And instead of inserting lines of code directly into the purchasing module of its ERP to maintain the supplier master file, next generation ERP might call upon a standard “service” for file maintenance or for adding a new purchase order or any number of different functions. Need to upgrade or add new functionality, simply swap out the old “service” for the new. You might also view these services as external components. Again, this is an oversimplification, but conceptually describes how next generation ERP can effectively deliver new, targeted innovation without forcing all departments served by ERP to march forward together.

It is also how acquisitive ERP vendors can deliver more innovation to broader installed customer bases. The ERP market has been steadily consolidating for the past two decades. Many ERP vendors have grown through acquisition using one of two approaches, or combining the two:

  • Some have acquired market share by buying other ERP vendors resulting in larger development staffs, but also requiring them to support (and develop?) multiple product lines.
  • Others have expanded the breadth of their offering by acquiring complementary solutions. While this approach allows them to potentially grab more share of their customers’ wallet, the acquired products may or may not be fully and seamlessly integrated with their ERP offering(s).

Some vendors will have combined both approaches for growth. Using next generation “services” and “object orientation” provides more seamless integration and also allows them to develop code once and deliver across different ERP product lines.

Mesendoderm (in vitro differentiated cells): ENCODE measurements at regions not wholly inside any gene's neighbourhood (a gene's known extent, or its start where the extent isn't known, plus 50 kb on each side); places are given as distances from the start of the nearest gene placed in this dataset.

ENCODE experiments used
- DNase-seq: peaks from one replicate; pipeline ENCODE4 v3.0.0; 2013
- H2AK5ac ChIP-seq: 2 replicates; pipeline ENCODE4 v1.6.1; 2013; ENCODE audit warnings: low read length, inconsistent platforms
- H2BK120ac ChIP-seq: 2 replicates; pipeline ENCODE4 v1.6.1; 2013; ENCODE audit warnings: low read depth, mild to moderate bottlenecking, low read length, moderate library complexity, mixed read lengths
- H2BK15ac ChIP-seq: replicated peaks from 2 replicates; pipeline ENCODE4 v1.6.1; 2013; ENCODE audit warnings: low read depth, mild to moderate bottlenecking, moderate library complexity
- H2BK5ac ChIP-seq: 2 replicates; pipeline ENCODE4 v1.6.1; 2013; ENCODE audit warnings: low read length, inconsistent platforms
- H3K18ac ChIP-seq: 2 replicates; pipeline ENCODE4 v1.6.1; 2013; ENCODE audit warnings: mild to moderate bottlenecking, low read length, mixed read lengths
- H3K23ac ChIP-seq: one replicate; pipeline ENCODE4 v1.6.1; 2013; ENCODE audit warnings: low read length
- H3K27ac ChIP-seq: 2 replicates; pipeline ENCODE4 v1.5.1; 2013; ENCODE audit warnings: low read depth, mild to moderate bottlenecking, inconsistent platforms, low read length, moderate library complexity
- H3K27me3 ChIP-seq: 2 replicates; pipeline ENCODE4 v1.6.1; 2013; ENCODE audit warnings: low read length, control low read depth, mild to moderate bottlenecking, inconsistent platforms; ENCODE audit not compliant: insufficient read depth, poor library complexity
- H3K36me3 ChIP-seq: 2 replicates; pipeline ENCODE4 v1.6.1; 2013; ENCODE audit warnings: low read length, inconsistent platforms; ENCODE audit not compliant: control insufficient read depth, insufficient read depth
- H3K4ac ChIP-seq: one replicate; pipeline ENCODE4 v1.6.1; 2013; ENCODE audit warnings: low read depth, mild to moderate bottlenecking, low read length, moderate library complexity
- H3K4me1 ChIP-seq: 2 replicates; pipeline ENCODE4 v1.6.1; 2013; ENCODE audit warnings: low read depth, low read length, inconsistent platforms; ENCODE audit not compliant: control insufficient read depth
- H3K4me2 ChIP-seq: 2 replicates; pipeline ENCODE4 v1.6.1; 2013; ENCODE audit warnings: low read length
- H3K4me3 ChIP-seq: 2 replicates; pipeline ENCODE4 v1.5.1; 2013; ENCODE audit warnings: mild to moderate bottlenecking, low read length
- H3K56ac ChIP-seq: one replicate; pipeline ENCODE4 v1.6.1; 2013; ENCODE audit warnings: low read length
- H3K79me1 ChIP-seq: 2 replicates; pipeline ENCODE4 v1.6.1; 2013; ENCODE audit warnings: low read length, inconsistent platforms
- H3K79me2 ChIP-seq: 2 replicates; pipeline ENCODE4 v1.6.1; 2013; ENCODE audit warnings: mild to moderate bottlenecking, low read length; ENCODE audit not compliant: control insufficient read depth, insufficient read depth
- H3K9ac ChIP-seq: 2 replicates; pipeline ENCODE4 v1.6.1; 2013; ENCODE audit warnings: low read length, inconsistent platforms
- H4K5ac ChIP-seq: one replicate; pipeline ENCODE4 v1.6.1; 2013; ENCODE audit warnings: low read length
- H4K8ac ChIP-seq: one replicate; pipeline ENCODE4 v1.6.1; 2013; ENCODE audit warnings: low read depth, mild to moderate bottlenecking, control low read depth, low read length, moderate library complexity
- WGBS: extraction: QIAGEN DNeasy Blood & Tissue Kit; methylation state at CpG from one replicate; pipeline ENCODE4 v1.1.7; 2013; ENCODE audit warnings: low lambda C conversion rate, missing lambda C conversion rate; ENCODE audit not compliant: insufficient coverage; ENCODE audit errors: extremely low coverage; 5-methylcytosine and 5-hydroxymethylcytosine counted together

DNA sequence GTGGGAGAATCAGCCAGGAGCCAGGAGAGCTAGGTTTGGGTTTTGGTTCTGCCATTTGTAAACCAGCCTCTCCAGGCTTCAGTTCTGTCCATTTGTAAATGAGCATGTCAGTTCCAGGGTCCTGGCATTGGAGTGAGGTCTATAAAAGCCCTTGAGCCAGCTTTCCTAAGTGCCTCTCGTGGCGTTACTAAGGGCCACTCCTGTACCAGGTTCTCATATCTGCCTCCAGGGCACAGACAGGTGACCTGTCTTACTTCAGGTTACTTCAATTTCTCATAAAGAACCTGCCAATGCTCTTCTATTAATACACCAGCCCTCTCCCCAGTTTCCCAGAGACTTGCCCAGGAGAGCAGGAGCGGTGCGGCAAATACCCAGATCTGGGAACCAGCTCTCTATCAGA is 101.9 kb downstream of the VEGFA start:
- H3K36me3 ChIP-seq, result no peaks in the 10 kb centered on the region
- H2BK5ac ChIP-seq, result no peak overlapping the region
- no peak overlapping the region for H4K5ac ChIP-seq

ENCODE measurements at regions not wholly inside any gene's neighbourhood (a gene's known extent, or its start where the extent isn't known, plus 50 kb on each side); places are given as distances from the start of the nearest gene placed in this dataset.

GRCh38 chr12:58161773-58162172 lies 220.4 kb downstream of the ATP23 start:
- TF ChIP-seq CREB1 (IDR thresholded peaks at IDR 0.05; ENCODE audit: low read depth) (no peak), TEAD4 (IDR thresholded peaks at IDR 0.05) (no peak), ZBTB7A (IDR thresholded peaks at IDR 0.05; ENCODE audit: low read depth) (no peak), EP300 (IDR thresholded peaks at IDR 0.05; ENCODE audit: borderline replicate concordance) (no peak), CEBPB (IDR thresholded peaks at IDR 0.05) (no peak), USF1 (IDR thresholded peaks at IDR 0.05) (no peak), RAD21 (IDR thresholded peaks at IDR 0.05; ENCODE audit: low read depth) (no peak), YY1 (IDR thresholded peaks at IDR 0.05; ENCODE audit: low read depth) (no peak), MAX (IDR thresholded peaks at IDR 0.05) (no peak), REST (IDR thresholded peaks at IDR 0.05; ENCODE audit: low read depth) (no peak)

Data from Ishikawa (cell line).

Even if the vendor in question has not grown by acquisition, this approach also allows delivery of more innovation with less disruption to the customer. The connection will be the strongest when ERP and these components share a common platform of technology.

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One Response to ERP, The Next Generation: The Final Frontier? Part 3

  1. Doug Hadden says:

    You’ve covered a number on interesting ERP trends. Some of these trends seem to passed many vendors and customers by.

    I tend to think that pre-2000 ERP architectures are linked to integration and user interface problems one hand and agility issues on the other. (The not-so-subtle observation here is that there are a minority of organizations are running pre-2000 ERP systems but a majority are running ERP systems built on pre-2000 client/server code.)

    This manifests itself in the following ways:
    1) Integration is based on very large (monolithic) rather than granular objects. Of course, the larger ERP vendors have persisted in the notion that integration is enabled by buying everything from them! The lack of separation between presentation, business logic and data layers adds to this problem.
    2) Agility in pre-2000 architectures was primarily based on code customization. Configuration tended to the be with the low hanging fruit. Workflow tools have been thought to be the magic bullet in easy adaptation at various times in the past 15 years or so. Although there seems to have been an increase in usage according to your study, I think that the lack of a huge uptick relates to the difficulty of using the workflow hammer to think that all problems are nails.
    3) User interfaces are difficult to decouple from architectures that did not separate the presentation layer. That’s only the first problem. The increase in complexity with ERP systems has made these systems harder to use. This means that standard UI metaphors – typically “form” – have become increasingly irrelevant to those of us familiar with consumer tools. And, the old architectures assumed a functional view of interaction where users are expected to know where in the menu system the function is located. That differs from goal-based design that we see in consumer-based technology.